Like keyboards. For anything but short messages and commands, voice input is cumbersome at best. For something like what I am writing now, I would certainly want an interface that could take advantage of the increased bandwidth of my fingers. I want the keyboard to be wireless as well. In fact, I would like to see some way of my I/O devices to automatically use whatever keyboard I am sitting in front of. Like, maybe a conductive contact in the corner of the keyboard that when touched communicates its unique ID to my I/O. Then until I touch another keyboard’s contact, my interface is only effected by this keyboard. So I could even help someone else out by typing on whatever keyboard they were associated with, without it effecting my own system.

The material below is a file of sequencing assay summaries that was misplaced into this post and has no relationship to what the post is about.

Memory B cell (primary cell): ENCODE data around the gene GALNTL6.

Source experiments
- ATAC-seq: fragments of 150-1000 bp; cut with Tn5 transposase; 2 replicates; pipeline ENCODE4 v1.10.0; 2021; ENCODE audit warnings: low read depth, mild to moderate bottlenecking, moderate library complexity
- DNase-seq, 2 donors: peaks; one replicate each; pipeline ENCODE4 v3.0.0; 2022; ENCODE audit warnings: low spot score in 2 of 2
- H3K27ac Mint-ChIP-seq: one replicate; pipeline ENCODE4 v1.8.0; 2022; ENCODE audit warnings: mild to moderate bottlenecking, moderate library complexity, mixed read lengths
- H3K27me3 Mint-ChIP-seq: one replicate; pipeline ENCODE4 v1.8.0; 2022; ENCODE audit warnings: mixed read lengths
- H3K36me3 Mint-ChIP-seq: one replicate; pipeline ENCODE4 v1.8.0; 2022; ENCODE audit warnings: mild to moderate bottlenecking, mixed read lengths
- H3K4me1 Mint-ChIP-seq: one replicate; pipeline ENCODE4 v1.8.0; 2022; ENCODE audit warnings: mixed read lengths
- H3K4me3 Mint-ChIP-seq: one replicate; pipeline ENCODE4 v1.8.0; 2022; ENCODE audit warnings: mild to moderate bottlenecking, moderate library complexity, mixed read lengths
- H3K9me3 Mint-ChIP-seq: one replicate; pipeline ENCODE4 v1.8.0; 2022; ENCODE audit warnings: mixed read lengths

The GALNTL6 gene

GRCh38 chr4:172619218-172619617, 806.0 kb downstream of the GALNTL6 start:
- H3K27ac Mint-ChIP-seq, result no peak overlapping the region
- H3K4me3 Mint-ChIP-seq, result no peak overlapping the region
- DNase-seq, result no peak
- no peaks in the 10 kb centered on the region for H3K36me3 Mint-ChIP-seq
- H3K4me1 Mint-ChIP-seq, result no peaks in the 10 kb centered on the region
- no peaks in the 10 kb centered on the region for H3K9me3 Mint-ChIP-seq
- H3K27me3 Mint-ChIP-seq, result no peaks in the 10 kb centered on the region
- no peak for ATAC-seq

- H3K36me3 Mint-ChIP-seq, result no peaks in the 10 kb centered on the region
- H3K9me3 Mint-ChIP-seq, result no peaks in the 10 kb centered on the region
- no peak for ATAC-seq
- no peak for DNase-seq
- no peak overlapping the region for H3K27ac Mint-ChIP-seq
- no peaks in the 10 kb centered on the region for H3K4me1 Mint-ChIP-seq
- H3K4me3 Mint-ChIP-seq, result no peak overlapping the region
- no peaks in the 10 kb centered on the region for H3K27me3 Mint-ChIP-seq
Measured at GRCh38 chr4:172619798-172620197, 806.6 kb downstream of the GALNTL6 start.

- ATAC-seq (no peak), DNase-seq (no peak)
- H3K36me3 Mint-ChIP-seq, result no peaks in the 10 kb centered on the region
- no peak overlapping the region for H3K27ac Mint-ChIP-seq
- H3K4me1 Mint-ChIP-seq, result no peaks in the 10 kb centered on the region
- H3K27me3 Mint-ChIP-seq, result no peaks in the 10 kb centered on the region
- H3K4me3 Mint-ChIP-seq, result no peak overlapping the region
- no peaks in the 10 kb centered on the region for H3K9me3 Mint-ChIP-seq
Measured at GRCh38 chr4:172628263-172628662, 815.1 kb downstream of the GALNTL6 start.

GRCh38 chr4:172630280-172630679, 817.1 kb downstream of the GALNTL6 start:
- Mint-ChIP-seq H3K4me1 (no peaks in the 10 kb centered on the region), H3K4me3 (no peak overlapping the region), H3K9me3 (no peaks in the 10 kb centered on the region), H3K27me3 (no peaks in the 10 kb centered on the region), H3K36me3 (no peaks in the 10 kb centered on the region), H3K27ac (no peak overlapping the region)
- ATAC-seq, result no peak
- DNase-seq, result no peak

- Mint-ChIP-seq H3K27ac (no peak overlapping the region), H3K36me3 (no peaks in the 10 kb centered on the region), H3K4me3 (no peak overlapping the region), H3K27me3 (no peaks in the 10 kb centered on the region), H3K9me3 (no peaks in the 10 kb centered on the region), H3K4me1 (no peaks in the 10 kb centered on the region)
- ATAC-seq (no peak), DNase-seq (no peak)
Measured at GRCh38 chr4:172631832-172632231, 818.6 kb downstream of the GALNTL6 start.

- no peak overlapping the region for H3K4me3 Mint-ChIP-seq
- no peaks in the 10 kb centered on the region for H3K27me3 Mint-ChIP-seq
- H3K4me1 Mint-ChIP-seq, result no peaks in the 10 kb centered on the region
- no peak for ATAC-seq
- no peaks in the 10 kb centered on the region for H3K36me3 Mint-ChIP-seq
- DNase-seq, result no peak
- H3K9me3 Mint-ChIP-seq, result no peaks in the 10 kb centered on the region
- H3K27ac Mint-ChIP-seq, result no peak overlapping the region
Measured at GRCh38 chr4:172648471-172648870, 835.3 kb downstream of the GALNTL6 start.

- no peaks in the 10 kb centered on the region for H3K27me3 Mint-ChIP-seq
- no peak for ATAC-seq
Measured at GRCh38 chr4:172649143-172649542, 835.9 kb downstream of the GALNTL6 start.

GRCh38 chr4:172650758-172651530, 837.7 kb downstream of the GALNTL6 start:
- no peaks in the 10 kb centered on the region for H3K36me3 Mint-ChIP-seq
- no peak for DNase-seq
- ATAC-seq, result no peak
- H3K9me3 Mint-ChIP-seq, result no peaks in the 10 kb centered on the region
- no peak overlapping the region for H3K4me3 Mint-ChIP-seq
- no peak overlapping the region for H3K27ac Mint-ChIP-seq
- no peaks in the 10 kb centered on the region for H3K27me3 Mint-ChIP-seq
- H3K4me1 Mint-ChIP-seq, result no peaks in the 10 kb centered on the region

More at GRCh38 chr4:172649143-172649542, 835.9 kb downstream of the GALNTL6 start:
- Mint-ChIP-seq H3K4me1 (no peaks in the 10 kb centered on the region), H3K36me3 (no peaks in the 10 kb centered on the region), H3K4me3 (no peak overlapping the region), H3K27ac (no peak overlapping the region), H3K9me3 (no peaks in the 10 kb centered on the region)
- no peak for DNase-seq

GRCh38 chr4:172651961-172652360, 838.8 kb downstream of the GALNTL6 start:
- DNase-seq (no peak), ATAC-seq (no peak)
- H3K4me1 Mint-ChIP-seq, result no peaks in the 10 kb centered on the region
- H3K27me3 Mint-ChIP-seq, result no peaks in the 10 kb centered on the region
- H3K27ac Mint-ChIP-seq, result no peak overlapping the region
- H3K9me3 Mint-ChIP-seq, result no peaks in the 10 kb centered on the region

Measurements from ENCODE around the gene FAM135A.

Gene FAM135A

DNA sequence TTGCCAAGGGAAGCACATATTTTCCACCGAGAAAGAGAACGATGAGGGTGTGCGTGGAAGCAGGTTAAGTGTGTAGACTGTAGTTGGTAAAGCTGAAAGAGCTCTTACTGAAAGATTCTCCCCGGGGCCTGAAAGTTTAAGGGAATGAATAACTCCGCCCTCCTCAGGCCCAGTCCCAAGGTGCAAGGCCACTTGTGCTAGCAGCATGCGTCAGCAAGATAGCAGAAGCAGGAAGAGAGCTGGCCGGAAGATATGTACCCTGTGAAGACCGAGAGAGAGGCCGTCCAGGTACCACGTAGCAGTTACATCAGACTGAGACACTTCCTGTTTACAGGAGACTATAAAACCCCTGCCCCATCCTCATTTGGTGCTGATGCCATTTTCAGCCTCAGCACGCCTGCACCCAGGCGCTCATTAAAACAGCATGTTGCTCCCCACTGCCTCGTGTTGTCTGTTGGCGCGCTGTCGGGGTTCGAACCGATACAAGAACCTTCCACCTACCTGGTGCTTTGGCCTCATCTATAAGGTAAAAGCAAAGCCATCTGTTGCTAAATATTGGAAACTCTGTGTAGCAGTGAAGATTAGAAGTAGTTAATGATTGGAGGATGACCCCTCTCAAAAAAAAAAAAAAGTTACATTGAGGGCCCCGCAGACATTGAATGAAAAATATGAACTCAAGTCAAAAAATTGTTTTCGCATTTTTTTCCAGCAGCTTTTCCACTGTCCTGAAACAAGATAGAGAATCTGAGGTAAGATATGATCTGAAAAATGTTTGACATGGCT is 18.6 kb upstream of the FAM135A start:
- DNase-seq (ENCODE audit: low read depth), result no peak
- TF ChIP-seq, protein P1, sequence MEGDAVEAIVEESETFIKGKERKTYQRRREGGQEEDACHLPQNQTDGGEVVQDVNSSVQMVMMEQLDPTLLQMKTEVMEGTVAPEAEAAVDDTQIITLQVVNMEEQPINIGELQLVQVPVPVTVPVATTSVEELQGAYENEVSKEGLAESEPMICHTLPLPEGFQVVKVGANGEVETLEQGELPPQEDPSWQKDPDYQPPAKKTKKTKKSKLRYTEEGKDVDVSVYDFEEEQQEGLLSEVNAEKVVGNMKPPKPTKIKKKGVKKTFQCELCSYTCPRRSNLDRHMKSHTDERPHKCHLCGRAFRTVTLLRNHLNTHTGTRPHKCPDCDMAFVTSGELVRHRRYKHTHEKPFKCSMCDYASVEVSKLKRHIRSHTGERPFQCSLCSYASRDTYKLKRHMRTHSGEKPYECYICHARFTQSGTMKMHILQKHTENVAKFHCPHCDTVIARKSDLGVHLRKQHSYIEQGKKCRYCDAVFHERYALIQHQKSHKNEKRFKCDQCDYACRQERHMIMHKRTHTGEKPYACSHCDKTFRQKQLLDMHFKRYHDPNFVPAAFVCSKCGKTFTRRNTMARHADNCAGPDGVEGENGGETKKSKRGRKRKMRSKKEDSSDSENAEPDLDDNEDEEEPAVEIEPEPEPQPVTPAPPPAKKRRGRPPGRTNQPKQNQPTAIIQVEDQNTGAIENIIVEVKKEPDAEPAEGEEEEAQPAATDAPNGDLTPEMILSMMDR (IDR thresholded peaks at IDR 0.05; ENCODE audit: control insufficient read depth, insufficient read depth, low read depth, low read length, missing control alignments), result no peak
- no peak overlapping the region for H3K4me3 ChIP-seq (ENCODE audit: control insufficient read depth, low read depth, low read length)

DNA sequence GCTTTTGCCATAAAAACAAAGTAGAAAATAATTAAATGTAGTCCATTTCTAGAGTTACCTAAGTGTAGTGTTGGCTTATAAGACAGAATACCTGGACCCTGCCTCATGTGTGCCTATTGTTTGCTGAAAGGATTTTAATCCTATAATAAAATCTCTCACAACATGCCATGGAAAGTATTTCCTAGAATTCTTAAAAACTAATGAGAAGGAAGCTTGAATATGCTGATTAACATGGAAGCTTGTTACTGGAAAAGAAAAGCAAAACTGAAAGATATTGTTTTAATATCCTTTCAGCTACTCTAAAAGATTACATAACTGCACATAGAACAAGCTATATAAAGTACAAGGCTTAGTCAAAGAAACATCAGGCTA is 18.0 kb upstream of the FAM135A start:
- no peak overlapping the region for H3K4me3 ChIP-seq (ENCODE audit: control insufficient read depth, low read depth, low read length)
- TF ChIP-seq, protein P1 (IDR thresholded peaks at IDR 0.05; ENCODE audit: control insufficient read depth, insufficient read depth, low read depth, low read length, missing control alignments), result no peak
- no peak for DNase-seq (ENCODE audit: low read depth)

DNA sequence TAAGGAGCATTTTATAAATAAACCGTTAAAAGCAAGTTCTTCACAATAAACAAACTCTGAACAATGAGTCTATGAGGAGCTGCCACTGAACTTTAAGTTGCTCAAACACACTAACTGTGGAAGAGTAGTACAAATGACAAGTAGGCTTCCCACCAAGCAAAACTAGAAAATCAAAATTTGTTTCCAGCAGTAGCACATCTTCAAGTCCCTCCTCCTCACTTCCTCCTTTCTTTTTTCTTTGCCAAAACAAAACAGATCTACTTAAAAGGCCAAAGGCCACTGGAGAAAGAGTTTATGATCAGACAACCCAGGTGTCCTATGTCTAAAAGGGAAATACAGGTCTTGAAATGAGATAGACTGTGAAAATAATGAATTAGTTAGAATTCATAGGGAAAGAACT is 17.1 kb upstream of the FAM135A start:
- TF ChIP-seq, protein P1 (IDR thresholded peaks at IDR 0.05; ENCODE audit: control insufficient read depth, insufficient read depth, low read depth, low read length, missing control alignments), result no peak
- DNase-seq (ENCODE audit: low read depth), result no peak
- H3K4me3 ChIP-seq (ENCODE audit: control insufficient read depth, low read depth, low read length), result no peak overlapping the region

Now that I come to think of it, since monitors as we know them will fall by the wayside when the technology I am describing becomes ubiquitous, I will not be able to look over someone’s shoulder at what they’re doing. Maybe a combination voice command/handshake would allow my I/O to show me what someone else was seeing, and automatically be associated with other devices they are using, in addition to my own, and my own resources. A simple verbal toggle between interfaces if necessary. Maybe more advanced users could utilize two separate screens, one in each eye of a pair of sunglasses that, when both screens are in use go completely black to remind you that you can’t work with two screens AND the outside world.